Author Topic: Close approaches by Near Earth Asteroids...  (Read 6691 times)

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julian

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Re: Asteroid To Fly Between Earth And Moon 9pm GMT 5-2-14
« Reply #30 on: Mar 06, 2014, 15:17:49 »
Mac as you always say, you must put down the image details.
very nice image

MarkS

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Re: Asteroid To Fly Between Earth And Moon 9pm GMT 5-2-14
« Reply #31 on: Mar 06, 2014, 15:23:01 »
Mac, if you ran it through SpaceNow's HMIR you might be able to extract a lot more detail ;-)

mickw

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Re: Asteroid To Fly Between Earth And Moon 9pm GMT 5-2-14
« Reply #32 on: Mar 06, 2014, 15:48:34 »
Mac, if you ran it through SpaceNow's HMIR you might be able to extract a lot more detail ;-)

Yes, a reprocess is needed  :D
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Mac

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Re: Asteroid To Fly Between Earth And Moon 9pm GMT 5-2-14
« Reply #33 on: Mar 06, 2014, 16:15:02 »
#Insert tongue in cheek#

Sorry Julian I forgot the most important thing, details.


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Its a crop from Nikon D3, with home made fish eye,
whilst being chased through a field by cows,
f45 1/2000s iso 256000,

Here is some detail i have managed to grab using said processing.

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as you can see, there appears to be some sort of rocky outcrop,
sorry , that's just dust on my screen.

Mac.

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MarkH

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Re: Asteroid To Fly Between Earth And Moon 9pm GMT 5-2-14
« Reply #34 on: Mar 06, 2014, 16:43:45 »
 :lol: :lol: :lol: :lol:

Fay

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Re: Asteroid To Fly Between Earth And Moon 9pm GMT 5-2-14
« Reply #35 on: Mar 06, 2014, 16:47:29 »
 :lol: :lol: :lol: :lol: :lol:
It is healthier to be mutton dressed as lamb, than mutton dressed as mutton!

MarkS

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Re: Asteroid To Fly Between Earth And Moon 9pm GMT 5-2-14
« Reply #36 on: Mar 06, 2014, 22:17:57 »
Quote from: Mac
as you can see, there appears to be some sort of rocky outcrop,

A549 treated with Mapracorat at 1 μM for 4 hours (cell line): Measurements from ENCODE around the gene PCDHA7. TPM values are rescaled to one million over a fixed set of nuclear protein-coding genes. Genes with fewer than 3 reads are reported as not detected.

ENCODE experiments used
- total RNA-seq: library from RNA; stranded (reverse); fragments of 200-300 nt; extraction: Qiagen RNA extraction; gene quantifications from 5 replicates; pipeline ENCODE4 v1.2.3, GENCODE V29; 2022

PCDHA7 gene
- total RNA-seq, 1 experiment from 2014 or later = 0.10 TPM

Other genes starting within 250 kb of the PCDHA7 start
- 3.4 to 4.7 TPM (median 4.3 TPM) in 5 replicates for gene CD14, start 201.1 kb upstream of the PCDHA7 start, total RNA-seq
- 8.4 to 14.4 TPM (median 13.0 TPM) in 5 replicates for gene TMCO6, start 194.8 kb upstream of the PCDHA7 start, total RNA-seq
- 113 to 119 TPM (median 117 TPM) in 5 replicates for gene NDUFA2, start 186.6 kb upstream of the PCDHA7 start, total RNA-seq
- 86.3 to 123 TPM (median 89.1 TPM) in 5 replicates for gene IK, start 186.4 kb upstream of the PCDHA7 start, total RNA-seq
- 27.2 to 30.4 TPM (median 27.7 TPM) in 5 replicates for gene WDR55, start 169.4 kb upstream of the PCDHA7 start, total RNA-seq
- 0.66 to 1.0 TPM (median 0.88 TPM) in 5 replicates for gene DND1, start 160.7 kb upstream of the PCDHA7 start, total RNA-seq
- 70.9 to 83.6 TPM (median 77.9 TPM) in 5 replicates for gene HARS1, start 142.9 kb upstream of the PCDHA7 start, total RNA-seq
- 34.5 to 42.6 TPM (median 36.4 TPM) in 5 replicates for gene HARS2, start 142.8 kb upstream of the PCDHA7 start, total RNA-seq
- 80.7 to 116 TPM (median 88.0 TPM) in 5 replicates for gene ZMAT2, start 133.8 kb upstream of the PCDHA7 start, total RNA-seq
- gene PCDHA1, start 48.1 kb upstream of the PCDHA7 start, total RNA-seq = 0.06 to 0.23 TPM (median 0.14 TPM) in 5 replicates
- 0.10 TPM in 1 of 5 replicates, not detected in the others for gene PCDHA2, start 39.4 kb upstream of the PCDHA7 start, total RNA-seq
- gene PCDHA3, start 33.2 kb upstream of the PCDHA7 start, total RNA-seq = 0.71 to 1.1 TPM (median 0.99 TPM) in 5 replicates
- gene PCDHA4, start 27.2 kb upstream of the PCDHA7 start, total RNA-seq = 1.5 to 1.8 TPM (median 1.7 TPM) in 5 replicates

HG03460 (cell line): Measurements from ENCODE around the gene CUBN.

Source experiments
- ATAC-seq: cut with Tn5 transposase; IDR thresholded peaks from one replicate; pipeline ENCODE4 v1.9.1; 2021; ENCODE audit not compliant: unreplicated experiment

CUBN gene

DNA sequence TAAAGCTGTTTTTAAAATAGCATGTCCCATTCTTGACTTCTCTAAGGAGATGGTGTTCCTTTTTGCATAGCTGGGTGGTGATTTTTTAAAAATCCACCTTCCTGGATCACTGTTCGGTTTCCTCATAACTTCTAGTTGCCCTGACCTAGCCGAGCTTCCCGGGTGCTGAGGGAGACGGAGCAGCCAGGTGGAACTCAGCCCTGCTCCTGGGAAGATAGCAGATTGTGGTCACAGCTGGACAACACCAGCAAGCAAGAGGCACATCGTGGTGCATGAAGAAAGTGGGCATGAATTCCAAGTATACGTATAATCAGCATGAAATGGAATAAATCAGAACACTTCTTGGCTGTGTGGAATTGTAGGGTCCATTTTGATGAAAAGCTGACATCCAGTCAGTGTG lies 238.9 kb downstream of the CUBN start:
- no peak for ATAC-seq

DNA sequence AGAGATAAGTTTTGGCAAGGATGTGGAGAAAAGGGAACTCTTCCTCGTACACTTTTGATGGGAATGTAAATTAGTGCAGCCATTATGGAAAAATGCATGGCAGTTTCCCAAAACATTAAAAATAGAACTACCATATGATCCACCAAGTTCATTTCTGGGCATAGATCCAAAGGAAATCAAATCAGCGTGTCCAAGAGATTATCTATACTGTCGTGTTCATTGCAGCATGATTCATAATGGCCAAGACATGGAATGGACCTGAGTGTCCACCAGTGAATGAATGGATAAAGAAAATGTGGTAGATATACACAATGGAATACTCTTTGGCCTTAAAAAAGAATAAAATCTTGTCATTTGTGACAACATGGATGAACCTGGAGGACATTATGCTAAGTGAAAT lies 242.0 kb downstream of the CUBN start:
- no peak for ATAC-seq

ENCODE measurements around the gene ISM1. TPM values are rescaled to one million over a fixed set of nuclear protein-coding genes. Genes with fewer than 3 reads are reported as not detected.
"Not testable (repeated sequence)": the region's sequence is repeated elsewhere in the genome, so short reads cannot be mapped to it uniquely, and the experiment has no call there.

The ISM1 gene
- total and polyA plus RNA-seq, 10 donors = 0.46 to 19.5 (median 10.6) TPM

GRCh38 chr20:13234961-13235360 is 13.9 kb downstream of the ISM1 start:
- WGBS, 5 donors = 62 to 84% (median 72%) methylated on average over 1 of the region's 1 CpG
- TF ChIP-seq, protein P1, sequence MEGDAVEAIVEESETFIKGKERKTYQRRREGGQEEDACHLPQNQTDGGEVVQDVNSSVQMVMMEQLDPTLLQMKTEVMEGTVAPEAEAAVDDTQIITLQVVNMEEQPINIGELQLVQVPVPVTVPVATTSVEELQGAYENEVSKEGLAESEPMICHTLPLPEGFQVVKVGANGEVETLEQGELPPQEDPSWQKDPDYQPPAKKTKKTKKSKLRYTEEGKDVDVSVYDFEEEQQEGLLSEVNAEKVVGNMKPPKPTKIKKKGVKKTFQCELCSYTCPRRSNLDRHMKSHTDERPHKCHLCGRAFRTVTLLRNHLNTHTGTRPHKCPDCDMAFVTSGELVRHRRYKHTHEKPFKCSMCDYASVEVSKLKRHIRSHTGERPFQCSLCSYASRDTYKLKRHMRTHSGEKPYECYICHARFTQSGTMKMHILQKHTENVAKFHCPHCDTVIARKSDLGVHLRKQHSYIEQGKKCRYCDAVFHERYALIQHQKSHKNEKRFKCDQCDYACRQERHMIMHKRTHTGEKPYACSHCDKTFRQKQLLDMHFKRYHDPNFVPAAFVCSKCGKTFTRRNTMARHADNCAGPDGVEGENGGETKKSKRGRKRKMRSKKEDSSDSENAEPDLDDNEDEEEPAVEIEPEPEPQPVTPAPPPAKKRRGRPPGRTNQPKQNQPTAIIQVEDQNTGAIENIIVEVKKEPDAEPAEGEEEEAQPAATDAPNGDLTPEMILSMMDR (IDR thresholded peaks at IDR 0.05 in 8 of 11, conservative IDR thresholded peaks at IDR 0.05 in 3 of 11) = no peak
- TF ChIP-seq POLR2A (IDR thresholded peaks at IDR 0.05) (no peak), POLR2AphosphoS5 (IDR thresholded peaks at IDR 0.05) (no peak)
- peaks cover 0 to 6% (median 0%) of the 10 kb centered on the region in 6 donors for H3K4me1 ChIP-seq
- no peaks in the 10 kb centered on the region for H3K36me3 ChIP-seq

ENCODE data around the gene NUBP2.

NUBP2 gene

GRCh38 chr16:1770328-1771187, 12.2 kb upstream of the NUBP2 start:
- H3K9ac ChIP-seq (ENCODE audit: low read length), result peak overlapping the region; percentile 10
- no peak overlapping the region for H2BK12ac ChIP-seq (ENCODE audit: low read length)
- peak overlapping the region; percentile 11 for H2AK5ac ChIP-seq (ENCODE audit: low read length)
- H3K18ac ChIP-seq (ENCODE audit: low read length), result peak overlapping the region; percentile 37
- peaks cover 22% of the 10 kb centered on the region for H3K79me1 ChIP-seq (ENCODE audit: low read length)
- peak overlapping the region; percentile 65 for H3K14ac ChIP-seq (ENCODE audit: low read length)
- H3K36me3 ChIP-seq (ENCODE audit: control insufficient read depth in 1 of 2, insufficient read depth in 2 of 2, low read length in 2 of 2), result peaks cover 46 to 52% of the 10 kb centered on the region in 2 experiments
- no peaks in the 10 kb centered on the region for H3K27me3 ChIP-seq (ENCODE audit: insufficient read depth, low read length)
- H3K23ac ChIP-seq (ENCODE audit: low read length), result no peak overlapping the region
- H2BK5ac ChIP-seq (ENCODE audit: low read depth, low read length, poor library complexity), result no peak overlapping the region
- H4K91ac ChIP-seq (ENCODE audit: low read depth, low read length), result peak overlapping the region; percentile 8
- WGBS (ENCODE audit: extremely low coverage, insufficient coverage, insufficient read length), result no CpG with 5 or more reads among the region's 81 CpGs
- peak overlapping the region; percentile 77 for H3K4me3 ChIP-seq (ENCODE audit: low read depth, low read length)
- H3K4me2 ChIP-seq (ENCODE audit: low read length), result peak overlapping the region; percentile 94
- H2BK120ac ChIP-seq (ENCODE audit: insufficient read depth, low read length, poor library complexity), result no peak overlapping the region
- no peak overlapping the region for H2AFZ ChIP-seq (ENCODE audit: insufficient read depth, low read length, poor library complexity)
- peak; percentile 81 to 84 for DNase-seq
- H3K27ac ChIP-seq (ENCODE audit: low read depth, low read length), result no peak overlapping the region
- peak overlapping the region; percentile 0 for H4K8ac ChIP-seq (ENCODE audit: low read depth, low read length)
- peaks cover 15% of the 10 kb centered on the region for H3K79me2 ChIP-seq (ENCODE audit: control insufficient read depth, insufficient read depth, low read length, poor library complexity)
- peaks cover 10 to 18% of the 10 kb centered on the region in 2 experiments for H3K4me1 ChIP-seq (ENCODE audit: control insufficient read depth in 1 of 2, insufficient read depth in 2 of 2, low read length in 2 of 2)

Wow!  A mountain on each corner!  That's 3 more mountains than Pluto!
 :lol: :lol:

Rick

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Small Asteroid Will Pass Earth Safely on Thursday
« Reply #37 on: Mar 06, 2014, 23:54:18 »
Small Asteroid Will Pass Earth Safely on Thursday

An asteroid about 25 feet (8 meters) across will safely pass Earth at about 1:21 p.m. PST (4:21 p.m. EST) today, March 6, approaching us six times closer than the moon.

This distance, though not unusual, is closer than the Earth flyby of a larger asteroid on Wednesday afternoon, March 5.

This afternoon's flyby object, asteroid 2014 EC, was discovered on March 5 by the Catalina Sky Survey near Tucson, Ariz. Its closest-approach distance, about 38,300 miles (61,600 kilometers), is between four and five Earth-diameters away from our home planet. It will not be visible to the unaided eye.

More: http://www.jpl.nasa.gov/news/news.php?release=2014-072

(It's like busses...)

Rick

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Giant Telescopes Pair Up to Image Near-Earth Asteroid 2014 HQ124
« Reply #38 on: Jun 13, 2014, 08:51:13 »
Giant Telescopes Pair Up to Image Near-Earth Asteroid 2014 HQ124

NASA scientists using Earth-based radar have produced sharp views of a recently discovered asteroid as it slid silently past our planet. Captured on June 8, 2014, the new views of the object designated "2014 HQ124" are some of the most detailed radar images of a near-Earth asteroid ever obtained.

More: http://www.jpl.nasa.gov/news/news.php?release=2014-186

Rick

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Computing Paths to Asteroids Helps Find Future Exploration Opportunities

NASA is developing the capabilities needed for astronauts to reach Mars in the 2030s.

To test these new technologies, the agency is planning a mission to identify, capture and redirect an asteroid to a stable orbit around the moon in the 2020s, which astronauts will visit. NASA is studying candidate asteroids for the Asteroid Redirect Mission (ARM). One of the systems that helps to identify such an asteroid is the Near-Earth Object Human Space Flight Accessible Targets Study (NHATS) developed and maintained at NASA's Goddard Space Flight Center in Greenbelt, Maryland.